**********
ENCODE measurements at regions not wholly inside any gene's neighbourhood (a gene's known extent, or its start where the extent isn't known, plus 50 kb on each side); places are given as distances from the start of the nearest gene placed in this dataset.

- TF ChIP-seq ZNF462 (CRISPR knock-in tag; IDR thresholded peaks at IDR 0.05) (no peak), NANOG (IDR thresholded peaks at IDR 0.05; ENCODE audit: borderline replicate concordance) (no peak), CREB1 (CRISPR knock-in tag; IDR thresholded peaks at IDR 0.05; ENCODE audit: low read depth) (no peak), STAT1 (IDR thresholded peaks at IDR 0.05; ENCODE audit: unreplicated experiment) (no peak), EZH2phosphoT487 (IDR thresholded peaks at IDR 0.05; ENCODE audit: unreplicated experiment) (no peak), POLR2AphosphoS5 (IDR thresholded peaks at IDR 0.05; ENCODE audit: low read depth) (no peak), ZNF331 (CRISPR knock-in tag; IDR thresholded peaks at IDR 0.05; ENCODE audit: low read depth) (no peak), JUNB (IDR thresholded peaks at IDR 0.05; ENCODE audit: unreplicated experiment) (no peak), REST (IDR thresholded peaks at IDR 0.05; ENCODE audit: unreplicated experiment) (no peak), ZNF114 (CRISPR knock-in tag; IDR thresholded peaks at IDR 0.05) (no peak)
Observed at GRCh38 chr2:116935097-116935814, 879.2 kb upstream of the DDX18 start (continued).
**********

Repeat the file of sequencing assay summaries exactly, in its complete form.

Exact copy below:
ENCODE measurements at regions not wholly inside any gene's neighbourhood (a gene's known extent, or its start where the extent isn't known, plus 50 kb on each side); places are given as distances from the start of the nearest gene placed in this dataset.

- TF ChIP-seq ZNF462 (CRISPR knock-in tag; IDR thresholded peaks at IDR 0.05) (no peak), NANOG (IDR thresholded peaks at IDR 0.05; ENCODE audit: borderline replicate concordance) (no peak), CREB1 (CRISPR knock-in tag; IDR thresholded peaks at IDR 0.05; ENCODE audit: low read depth) (no peak), STAT1 (IDR thresholded peaks at IDR 0.05; ENCODE audit: unreplicated experiment) (no peak), EZH2phosphoT487 (IDR thresholded peaks at IDR 0.05; ENCODE audit: unreplicated experiment) (no peak), POLR2AphosphoS5 (IDR thresholded peaks at IDR 0.05; ENCODE audit: low read depth) (no peak), ZNF331 (CRISPR knock-in tag; IDR thresholded peaks at IDR 0.05; ENCODE audit: low read depth) (no peak), JUNB (IDR thresholded peaks at IDR 0.05; ENCODE audit: unreplicated experiment) (no peak), REST (IDR thresholded peaks at IDR 0.05; ENCODE audit: unreplicated experiment) (no peak), ZNF114 (CRISPR knock-in tag; IDR thresholded peaks at IDR 0.05) (no peak)
Observed at GRCh38 chr2:116935097-116935814, 879.2 kb upstream of the DDX18 start (continued).